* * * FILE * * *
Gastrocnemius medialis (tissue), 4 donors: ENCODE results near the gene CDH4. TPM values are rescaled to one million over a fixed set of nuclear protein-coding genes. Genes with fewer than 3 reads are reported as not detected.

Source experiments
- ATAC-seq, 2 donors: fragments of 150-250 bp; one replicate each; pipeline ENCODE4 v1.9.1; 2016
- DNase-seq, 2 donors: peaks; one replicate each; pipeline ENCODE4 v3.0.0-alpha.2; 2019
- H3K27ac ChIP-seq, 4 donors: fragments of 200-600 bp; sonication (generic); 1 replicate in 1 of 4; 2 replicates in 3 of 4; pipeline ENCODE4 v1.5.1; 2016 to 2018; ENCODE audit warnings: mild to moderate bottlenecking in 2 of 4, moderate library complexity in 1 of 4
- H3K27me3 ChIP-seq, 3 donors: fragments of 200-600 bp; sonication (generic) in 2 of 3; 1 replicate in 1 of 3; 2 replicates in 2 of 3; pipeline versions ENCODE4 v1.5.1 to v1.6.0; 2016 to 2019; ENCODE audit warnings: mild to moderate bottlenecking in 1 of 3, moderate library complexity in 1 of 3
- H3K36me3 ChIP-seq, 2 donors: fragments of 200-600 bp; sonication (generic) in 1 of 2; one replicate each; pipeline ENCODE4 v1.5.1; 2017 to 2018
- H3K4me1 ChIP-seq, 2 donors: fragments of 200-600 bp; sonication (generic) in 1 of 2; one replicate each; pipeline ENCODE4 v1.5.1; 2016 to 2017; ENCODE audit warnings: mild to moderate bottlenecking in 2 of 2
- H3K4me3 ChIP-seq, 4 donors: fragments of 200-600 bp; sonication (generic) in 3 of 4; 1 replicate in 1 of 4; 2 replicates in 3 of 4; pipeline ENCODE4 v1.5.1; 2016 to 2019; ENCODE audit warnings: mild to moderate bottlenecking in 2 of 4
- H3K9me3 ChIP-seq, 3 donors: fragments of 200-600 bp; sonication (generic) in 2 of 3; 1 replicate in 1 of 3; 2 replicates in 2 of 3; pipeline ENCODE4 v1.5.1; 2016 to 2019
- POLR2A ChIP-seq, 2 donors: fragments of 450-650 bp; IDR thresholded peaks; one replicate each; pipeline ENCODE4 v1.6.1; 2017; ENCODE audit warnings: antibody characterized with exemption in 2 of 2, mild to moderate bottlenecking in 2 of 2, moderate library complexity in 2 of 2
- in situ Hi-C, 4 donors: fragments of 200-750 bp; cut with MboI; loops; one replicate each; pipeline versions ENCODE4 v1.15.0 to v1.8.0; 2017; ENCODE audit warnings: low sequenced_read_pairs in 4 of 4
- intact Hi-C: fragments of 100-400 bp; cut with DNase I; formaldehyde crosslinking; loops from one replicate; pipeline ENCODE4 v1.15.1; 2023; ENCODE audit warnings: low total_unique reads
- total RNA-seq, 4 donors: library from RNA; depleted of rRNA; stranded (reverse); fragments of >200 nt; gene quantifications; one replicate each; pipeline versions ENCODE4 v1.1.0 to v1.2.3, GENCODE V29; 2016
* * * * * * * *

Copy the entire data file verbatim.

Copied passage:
Gastrocnemius medialis (tissue), 4 donors: ENCODE results near the gene CDH4. TPM values are rescaled to one million over a fixed set of nuclear protein-coding genes. Genes with fewer than 3 reads are reported as not detected.

Source experiments
- ATAC-seq, 2 donors: fragments of 150-250 bp; one replicate each; pipeline ENCODE4 v1.9.1; 2016
- DNase-seq, 2 donors: peaks; one replicate each; pipeline ENCODE4 v3.0.0-alpha.2; 2019
- H3K27ac ChIP-seq, 4 donors: fragments of 200-600 bp; sonication (generic); 1 replicate in 1 of 4; 2 replicates in 3 of 4; pipeline ENCODE4 v1.5.1; 2016 to 2018; ENCODE audit warnings: mild to moderate bottlenecking in 2 of 4, moderate library complexity in 1 of 4
- H3K27me3 ChIP-seq, 3 donors: fragments of 200-600 bp; sonication (generic) in 2 of 3; 1 replicate in 1 of 3; 2 replicates in 2 of 3; pipeline versions ENCODE4 v1.5.1 to v1.6.0; 2016 to 2019; ENCODE audit warnings: mild to moderate bottlenecking in 1 of 3, moderate library complexity in 1 of 3
- H3K36me3 ChIP-seq, 2 donors: fragments of 200-600 bp; sonication (generic) in 1 of 2; one replicate each; pipeline ENCODE4 v1.5.1; 2017 to 2018
- H3K4me1 ChIP-seq, 2 donors: fragments of 200-600 bp; sonication (generic) in 1 of 2; one replicate each; pipeline ENCODE4 v1.5.1; 2016 to 2017; ENCODE audit warnings: mild to moderate bottlenecking in 2 of 2
- H3K4me3 ChIP-seq, 4 donors: fragments of 200-600 bp; sonication (generic) in 3 of 4; 1 replicate in 1 of 4; 2 replicates in 3 of 4; pipeline ENCODE4 v1.5.1; 2016 to 2019; ENCODE audit warnings: mild to moderate bottlenecking in 2 of 4
- H3K9me3 ChIP-seq, 3 donors: fragments of 200-600 bp; sonication (generic) in 2 of 3; 1 replicate in 1 of 3; 2 replicates in 2 of 3; pipeline ENCODE4 v1.5.1; 2016 to 2019
- POLR2A ChIP-seq, 2 donors: fragments of 450-650 bp; IDR thresholded peaks; one replicate each; pipeline ENCODE4 v1.6.1; 2017; ENCODE audit warnings: antibody characterized with exemption in 2 of 2, mild to moderate bottlenecking in 2 of 2, moderate library complexity in 2 of 2
- in situ Hi-C, 4 donors: fragments of 200-750 bp; cut with MboI; loops; one replicate each; pipeline versions ENCODE4 v1.15.0 to v1.8.0; 2017; ENCODE audit warnings: low sequenced_read_pairs in 4 of 4
- intact Hi-C: fragments of 100-400 bp; cut with DNase I; formaldehyde crosslinking; loops from one replicate; pipeline ENCODE4 v1.15.1; 2023; ENCODE audit warnings: low total_unique reads
- total RNA-seq, 4 donors: library from RNA; depleted of rRNA; stranded (reverse); fragments of >200 nt; gene quantifications; one replicate each; pipeline versions ENCODE4 v1.1.0 to v1.2.3, GENCODE V29; 2016